I’ve been using Laravel for a few months now and am really enjoying it. Perviously I was using Kohana as my PHP framework. But after a little time with Laravel I just didn’t feel like going back to Kohana for new stuff. I can’t put my finger on it exactly but Laravel just feels good to work with.

Admittedly I have a rather bland title but the Laravel site blows it’s own trumpet quite loudly by itself:

A Framework For Web Artisans

Laravel is a clean and classy framework for PHP web development. Freeing you from spaghetti code, Laravel helps you
create wonderful applications using simple, expressive syntax. Development should be a creative experience
that you enjoy, not something that is painful. Enjoy the fresh air.

Actually this put me off at first – I was expecting overly simplistic features in the name of ‘clean’ code and a lot of mmm our cool aid is tasty. But once I started using it I found it to be a well thought out, well documented php framework with a lot of nice features and a decent community around it.

One of the things that really put me off of Kohana was it’s appalling documentation. The forums were full of comments like look at the source and the documentation on the site was often hidden behind old versions, if it was there at all.

Laravel is really built for the ‘newer’ versions of PHP 5.3 and up. It makes heavy use of anonymous functions and namespaces. I think this is a positive – it’s not littered with code to make it compatible with old versions of PHP or hacky workarounds. It’s built for 5.3 and up and that’s that.

There’s all the usual stuff in there like MVC routing, clean URLS, an ORM, database abstraction. But there’s also some nice additions like database migrations so you DB changes can by checked into source control, built in support for Redis, convenient caching methods, sql and code profiler, a command line client for running either inbuilt tasks of ones that you write – using PHP on the command line has always annoyed me but using the Artisan CLI you can quickly run php from cron or a job queue.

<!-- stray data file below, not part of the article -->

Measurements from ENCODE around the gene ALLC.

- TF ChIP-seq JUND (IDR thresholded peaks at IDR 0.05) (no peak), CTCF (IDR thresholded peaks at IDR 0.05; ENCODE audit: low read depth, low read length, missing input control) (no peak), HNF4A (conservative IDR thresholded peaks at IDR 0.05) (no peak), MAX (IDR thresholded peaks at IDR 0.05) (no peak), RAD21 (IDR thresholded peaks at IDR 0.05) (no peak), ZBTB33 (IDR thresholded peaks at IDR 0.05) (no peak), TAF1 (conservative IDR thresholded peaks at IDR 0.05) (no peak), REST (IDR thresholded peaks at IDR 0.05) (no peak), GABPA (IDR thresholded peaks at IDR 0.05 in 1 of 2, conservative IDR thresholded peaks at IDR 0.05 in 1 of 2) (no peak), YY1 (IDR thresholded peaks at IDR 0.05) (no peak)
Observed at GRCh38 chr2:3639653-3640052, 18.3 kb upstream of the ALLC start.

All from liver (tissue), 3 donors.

There’s also a template engine. I know another one! But I actually find myself using this one. I’ve always steered clear of php template engines. After all PHP was originally designed to just be written into HTML files. But the blade template engine is pretty handy. It’s got a few helper bits for slightly neater loops, control statements, and a nice short hand for in the form of {{}}. If you use the layout feature you can also define sections that you fill in later from your views. It reminded me of templates in Django. It’s said that the templates are compiled but in fact the shorthand elements are just swapped for their PHP equivalents and cached for use.

So far I haven’t hit any major walls with regards to its flexibility. There seems to be enough scope in its implementation to allow you to just get on with writing your application while providing you with those little helpful pieces that you just don’t want to reinvent. Out of the box it’s pretty much ready to run and you don’t need to spend an age configuring it or building stuff up – it’s just ready to go. I do miss the cascading file system of Kohana – that made it easy to keep customisations and config settings out of bundles. (I think the bundle config issue is being dealt with). Anyway go and have a look at it.